Finally, an unorthodox CNY menu – Here’s a look at Folklore’s holiday feast of elevated Peranakan delights

Us, abusing our DIY popiah privileges. Photo: Coconuts Media
Us, abusing our DIY popiah privileges. Photo: Coconuts Media

Yusheng? Hot pots? Dumplings? Nay, says Damian D’Silva. Nay.

That’s not to say that the head honcho at Folklore, the restaurant on Beach Road that does traditional Singaporean cuisine, is abandoning the classics for his Chinese New Year feast. The celebrity chef is instead choosing to highlight the lavish, celebratory delicacies of his maternal Peranakan family.

Starting February 4, Folklore will be presenting a Peranakan Lunar New Year blowout that’ll take D’Silva’s usual repertoire — based on paying homage to his cultural roots — and amp it up to fit the celebratory nature of holiday feasts. This year, the chef wants to share his nostalgia for his familial feast with his patrons, by introducing dishes that are rarely ever seen on dinner tables for reunion dinners held in households here.

The bonding begins with the Do-It-Yourself Popiah Set ($60), which is exactly what its title says. Basically an open-faced popiah package, patrons get to build their own gourmet spring rolls complete with all the ingredients they need to make one. We’re talking homemade popiah skins, sautéed bamboo shoots and jicama, poached prawns, blended chilies, omelette, steamed crab meat and more. It might make you get really full, though, especially if you — like us — are making giant burritos instead of going the classy route with a standard sized popiah.

DIY popiah!
DIY popiah! Photo: Coconuts Media

The unorthodox banquet continues with leafy greens. Lots of it. The Peranakan Prawn Salad ($20) is said to be a festive must-have in any Peranakan household, signifying wealth and luck via dozens of poached prawns atop a bed of cucumber slices and Chinese lettuce leaves.

The Sayur Beremi ($16) is also a cold dish, and is served with a savory, snappy broth (made out of prawn stock, chilies, and tamarind) to complement the foundation of portulaca oleracea (locals of the older generation would or would not know it by its Malay name sayur beremi). The vegetable naturally has a delicately bitter note, but here, that soft bitterness is cut through with chili and poached prawns — combining to produce fresh, clear tastes that somehow manage to be both refreshing and full of umami.

Peranakan Prawn Salad. Photo: Coconuts Media
Peranakan Prawn Salad. Photo: Coconuts Media
Sayur Beremi. Photo: Coconuts Media
Sayur Beremi. Photo: Coconuts Media

You might have tried mee siam many, many times — but look, you’ve probably never experienced the greatness of Chef D’Silva’s Peranakan Mee Siam ($16). This version consists of a much thicker gravy than usual, and no assam (tamarind) used in it. And, the al dente rice vermicelli noodles take on a bolder sweet and sour relish, thanks to the addition of fresh lime juice and sugar.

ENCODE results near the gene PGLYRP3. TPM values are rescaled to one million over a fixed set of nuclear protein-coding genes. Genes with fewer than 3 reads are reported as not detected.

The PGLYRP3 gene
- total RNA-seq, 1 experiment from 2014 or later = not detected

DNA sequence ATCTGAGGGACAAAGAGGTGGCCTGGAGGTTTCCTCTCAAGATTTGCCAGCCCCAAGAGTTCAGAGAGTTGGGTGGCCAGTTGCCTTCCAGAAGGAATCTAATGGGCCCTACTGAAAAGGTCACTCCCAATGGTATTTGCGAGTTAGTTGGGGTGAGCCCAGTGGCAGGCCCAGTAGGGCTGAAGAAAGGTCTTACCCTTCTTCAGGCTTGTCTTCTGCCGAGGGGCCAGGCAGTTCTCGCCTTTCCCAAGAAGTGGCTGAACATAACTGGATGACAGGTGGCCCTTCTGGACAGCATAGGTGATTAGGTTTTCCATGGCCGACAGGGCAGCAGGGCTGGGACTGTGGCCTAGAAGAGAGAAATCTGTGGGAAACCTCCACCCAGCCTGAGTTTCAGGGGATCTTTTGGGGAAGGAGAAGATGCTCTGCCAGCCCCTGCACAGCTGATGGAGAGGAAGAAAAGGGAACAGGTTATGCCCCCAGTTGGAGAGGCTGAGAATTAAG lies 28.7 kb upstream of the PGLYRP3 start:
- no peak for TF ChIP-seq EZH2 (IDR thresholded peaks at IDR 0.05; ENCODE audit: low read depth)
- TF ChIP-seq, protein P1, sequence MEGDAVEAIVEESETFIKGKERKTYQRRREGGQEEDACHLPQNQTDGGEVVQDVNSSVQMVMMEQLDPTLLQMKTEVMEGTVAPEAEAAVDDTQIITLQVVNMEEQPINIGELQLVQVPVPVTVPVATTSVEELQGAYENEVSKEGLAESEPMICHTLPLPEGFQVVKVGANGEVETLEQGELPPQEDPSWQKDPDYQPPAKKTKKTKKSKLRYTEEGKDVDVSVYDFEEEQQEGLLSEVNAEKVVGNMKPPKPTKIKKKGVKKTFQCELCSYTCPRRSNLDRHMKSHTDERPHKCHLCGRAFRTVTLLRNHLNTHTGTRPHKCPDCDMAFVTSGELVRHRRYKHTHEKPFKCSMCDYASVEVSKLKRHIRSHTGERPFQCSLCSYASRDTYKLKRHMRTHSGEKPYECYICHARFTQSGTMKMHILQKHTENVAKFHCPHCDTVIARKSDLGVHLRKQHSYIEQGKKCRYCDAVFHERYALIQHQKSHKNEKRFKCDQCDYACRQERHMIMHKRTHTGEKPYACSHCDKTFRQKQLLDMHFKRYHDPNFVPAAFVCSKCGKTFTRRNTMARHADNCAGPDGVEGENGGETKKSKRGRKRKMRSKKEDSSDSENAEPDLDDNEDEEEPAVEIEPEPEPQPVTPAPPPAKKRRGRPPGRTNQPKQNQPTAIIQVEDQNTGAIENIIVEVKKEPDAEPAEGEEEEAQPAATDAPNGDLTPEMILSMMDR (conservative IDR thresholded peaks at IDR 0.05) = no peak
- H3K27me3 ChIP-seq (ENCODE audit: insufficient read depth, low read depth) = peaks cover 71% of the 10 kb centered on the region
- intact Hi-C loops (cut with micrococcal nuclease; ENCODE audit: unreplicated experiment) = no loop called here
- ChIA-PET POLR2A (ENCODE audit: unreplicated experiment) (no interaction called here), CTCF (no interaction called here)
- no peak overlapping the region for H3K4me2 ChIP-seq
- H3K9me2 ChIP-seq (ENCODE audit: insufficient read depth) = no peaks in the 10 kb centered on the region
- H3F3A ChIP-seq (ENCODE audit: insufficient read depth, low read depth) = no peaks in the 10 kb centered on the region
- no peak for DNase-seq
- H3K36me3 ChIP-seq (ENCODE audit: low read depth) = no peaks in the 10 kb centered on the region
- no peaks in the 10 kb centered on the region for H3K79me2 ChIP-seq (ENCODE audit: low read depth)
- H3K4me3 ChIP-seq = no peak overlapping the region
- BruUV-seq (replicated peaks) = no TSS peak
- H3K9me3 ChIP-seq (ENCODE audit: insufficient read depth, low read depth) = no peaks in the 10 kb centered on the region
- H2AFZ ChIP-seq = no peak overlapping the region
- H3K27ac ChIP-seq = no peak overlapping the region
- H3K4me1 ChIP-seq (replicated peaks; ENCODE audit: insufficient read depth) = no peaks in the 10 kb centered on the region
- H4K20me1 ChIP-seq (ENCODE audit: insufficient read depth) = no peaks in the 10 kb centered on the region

Peranakan Mee Siam. Photo: Coconuts Media
Peranakan Mee Siam. Photo: Coconuts Media

A dish traditionally eaten by Chef D’Silva’s family on the second day of Chinese New Year, the Garang Assam ($34) is a downright delight. The origin story: It’s a spicy-sour stew made using the leftover fish eaten on the first day of Chinese New Year. What Folklore serves, of course, ain’t leftovers. Fillets of Red Emperor Snapper is cooked in the thick spicy paste and tamarind pulp, resulting in an addictive gravy that one can’t stop dipping the accompanying crisp you tiao in.

Garang Assam with You Tiao. Photo: Coconuts Media
Garang Assam with You Tiao. Photo: Coconuts Media

The climax arrives in the very toothsome Sayur Kailo with Pork Ribs ($32). Sayur Kailo is none other than moringa pods (or better known as “drumstick”), the fibrous rods of tender seeds commonly used in South Indian recipes. The bean pods make a savory companion to the pork ribs, both of which are delicate when braised within the rich, coconut milk-fused gravy.

Sayur Kailo with Pork Ribs. Photo: Coconuts Media
Sayur Kailo with Pork Ribs. Photo: Coconuts Media

That’s a lot of richness to handle — but if you’re a bit of a mealtime masochist, then you can finish off the meal with Folklore’s platter of traditional Peranakan kuehs ($14). Classics such as the Kueh Salat (pandan pudding with glutinous rice cake), Ang Ku Kueh (sticky glutinous rice flour skin wrapped around a sweet filling), Kueh Talam Keladi (yam cake) make an appearance to end the feast on a highly sweet note.

Kueh Platter. Photo: Coconuts Media
Kueh Platter. Photo: Coconuts Media

 

FIND IT:
Folklore is at 700 Beach Road, Destination Singapore Beach Road, Level 2
Open daily 12pm-2:30pm; 6pm-9:30pm
MRT: Nicoll Highway

We’ve removed the paywall on our coronavirus coverage to make it available to all. If you find it useful, please consider supporting by becoming a COCO+ Member or Patron.


By signing up for our newsletters you agree with our Terms of Service and Privacy Policy

Leave a Reply

Coconuts TV
Our latest and greatest original videos
Subscribe on

Send this to a friend